It was supposed to be a sand castle, and by God, it would be a sand castle. Except that the dry, powdery stuff kept crumbling back onto the beach when it was supposed to be fashioned into shapely turrets and curving staircases.
Not to worry. This was the Fluor Corp., one of the major engineering companies of the world. The Fluor team quickly shoveled several dozen cubic yards of golden Seal Beach sand into an enormous hulk and, already half an hour into the United Way campaign’s annual sand-castle contest, began looking about nervously.
“What is it?” inquired one observer.
“It’s a VW bug,” offered Jane Dooseff, Fluor’s United Way coordinator. A makeshift turret was eventually fashioned onto the roof of the sand-mobile. That way, Dooseff reasoned, it still qualified as a sand castle.
“We’re going with the idea, every man’s home is his castle,” she explained. “You know how a lot of people live in their Volkswagens?”
A Day for Improvisation
It was definitely a day for improvisation, as some of the great creative minds of Orange County’s largest business firms, social service agencies and just plain beachgoers turned out to do battle with the shifting sands alongside the Seal Beach pier--all to launch the United Way’s $18.4 million fund-raising campaign for 1985.
Disneyland, the place that practically invented artificial castles, saw its sandy Cinderella turrets crumble only seconds after the forms were removed. Hastily, plans were laid to replace it with a moat and a smaller castle. “I guess we have to use our Disney imagination now,” sighed team leader Carolyn Pelcak.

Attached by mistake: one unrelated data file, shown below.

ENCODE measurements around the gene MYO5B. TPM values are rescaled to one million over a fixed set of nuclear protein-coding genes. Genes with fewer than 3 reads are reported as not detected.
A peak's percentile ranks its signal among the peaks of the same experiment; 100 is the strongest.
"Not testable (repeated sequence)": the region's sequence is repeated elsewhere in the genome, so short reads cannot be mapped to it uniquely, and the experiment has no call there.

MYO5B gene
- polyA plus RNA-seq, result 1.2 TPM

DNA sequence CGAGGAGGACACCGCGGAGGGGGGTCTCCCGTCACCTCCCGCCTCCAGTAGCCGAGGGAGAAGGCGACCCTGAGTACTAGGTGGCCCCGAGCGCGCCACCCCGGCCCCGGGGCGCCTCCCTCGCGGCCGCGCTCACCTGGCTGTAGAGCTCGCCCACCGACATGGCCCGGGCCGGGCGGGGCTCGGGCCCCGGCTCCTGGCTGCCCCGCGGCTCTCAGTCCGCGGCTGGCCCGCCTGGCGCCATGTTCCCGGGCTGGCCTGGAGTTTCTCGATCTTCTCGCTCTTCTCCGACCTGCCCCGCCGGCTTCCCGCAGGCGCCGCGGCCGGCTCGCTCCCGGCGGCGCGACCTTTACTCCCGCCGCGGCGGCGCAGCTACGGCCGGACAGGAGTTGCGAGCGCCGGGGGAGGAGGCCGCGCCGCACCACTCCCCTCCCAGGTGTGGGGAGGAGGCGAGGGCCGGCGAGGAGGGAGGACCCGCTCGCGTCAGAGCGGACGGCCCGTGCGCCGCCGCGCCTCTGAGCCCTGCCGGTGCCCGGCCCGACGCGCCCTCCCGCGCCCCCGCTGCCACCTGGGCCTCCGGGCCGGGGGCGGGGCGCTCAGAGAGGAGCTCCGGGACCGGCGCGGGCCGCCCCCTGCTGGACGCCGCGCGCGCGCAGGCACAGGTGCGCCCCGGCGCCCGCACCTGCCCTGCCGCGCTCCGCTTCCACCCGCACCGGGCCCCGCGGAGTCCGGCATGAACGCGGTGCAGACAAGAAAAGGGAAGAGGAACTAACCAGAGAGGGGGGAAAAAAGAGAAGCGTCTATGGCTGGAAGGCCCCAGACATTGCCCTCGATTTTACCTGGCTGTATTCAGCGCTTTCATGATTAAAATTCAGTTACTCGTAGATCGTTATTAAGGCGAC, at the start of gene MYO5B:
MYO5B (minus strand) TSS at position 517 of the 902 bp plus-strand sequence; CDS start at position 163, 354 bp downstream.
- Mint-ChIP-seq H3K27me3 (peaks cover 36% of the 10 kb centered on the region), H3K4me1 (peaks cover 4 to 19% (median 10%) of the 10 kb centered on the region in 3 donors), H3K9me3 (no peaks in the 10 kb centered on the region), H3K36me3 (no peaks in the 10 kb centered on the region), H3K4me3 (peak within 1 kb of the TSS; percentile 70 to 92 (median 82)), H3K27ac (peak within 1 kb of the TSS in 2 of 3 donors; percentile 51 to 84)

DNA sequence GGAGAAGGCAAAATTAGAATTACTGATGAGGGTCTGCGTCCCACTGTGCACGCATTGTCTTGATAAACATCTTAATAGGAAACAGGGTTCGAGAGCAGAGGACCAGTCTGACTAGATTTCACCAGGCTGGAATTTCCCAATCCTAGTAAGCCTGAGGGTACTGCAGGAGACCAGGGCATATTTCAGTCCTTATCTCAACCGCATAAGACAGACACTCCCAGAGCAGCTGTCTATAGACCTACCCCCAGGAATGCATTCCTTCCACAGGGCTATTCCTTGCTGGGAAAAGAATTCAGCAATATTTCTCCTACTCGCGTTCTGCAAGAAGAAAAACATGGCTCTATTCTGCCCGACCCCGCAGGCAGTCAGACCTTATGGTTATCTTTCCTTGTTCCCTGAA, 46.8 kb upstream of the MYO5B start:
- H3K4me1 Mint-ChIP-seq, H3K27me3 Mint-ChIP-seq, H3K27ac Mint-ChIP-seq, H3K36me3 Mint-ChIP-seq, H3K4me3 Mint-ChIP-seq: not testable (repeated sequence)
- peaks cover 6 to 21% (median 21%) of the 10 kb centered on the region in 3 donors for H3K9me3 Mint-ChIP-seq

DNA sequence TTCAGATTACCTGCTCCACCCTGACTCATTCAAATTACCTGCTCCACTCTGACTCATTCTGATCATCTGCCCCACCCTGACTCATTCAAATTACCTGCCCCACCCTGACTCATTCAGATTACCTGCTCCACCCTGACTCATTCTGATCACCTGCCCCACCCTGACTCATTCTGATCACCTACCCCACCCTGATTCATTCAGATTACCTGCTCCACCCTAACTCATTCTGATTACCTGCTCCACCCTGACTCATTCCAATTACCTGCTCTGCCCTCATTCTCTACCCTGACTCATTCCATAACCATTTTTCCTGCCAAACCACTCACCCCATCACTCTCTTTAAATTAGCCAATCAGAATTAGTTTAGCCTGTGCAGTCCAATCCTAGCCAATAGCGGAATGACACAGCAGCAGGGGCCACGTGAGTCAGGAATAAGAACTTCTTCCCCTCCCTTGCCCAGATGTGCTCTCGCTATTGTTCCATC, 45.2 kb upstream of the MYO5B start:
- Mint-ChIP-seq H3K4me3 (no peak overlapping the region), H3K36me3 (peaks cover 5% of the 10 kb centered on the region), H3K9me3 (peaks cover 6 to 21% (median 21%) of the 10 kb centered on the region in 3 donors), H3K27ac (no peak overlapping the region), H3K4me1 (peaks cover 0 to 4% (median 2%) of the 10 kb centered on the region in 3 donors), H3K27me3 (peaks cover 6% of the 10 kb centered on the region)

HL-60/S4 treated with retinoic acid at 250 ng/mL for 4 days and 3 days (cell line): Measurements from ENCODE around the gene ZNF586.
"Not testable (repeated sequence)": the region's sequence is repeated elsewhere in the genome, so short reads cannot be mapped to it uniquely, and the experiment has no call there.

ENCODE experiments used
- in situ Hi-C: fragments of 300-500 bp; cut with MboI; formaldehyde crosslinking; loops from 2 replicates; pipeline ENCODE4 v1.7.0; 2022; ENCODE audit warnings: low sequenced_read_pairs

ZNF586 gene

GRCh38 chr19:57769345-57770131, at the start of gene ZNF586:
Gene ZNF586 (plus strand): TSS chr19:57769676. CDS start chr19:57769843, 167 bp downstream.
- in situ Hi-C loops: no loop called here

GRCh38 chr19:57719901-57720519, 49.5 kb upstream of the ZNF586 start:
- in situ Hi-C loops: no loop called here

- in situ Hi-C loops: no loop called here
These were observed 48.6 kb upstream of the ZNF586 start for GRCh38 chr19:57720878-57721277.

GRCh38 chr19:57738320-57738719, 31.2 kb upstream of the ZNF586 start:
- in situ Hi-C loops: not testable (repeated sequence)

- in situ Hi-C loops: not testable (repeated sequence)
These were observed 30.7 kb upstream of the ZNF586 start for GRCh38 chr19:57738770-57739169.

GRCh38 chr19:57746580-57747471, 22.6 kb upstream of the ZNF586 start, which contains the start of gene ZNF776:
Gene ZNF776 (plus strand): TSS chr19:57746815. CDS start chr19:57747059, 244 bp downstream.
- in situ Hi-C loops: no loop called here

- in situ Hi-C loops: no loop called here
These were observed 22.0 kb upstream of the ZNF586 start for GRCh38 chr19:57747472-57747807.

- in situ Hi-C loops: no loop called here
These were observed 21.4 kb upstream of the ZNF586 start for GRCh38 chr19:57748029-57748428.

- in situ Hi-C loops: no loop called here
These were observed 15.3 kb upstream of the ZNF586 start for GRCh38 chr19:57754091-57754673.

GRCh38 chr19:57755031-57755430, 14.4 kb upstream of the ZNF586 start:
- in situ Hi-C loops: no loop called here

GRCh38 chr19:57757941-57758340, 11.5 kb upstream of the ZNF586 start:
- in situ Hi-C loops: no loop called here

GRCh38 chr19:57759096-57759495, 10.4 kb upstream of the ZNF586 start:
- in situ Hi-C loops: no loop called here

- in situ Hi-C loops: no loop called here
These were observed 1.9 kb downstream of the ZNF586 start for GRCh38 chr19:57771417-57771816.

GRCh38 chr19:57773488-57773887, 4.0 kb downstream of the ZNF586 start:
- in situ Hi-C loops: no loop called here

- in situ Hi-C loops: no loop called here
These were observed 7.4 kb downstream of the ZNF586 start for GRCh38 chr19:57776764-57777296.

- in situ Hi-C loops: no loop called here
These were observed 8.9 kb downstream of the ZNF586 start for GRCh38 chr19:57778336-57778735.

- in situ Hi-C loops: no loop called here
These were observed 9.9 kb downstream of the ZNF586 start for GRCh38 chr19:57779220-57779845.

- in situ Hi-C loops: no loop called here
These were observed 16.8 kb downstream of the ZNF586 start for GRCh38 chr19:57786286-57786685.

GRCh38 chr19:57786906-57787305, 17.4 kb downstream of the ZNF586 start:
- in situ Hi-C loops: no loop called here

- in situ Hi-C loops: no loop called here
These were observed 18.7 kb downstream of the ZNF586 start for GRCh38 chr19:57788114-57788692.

Farther down the line, Thomas Nielsen, president of the Irvine Co. and vice chairman of the fund-raising campaign, was in khakis and short sleeves, watching as company employees constructed a sculpture that would eventually resemble two embracing bears with the slogan: “Bearing It Together.”
Nielsen said that he was leaving the dirty work up to lobbyist Sam Couch, who, with trowel and delicate fingertips, was molding the sand sculpture exactly the way he might approach a county government official preparing to vote on a land development plan.
“It takes a master touch, I’ll tell you,” Nielsen beamed, nodding at Couch. Why wasn’t the company president in there shoveling? “I had some other commitments,” he said, then paused. “I’ve been convinced the sun is bad for my skin--oh, I have all kinds of excuses.”
The sculptures ranged from the elaborate (an incredibly detailed Imperial palace built by employees of Chevron Oil in La Habra) to the amusing (Carl Karcher Enterprises’ giant cheeseburger, french fries and Coke). And because there were categories for everyone from amateurs to sand-castle professionals, everyone had a chance.
The Chevron U.S.A. team won the grand prize for the second year in a row. The 12 members of the winning team were awarded trophies with miniature sand castles, said Jan Crow, a United Way volunteer. There were 25 other winners in separate categories.
Originality and Creativity
In all, there were 73 entries--well above the level of past United Way campaigns. The contest was the beginning of a fund-raising effort that United Way officials hope will raise $2 million more than last year for health and social service agencies.
Jeff Poland, one of a team of judges scanning the sand sculptures for winners--and a participant in the team that broke the world’s record over the Labor Day weekend with a 41-foot-high sculpture--said that judges look for originality and creativity, not just technical prowess.
“Execution is last, but it’s important,” he said. “You know, just how far you can push the sand before it. . . . " His voice trailed off into an ominous silence.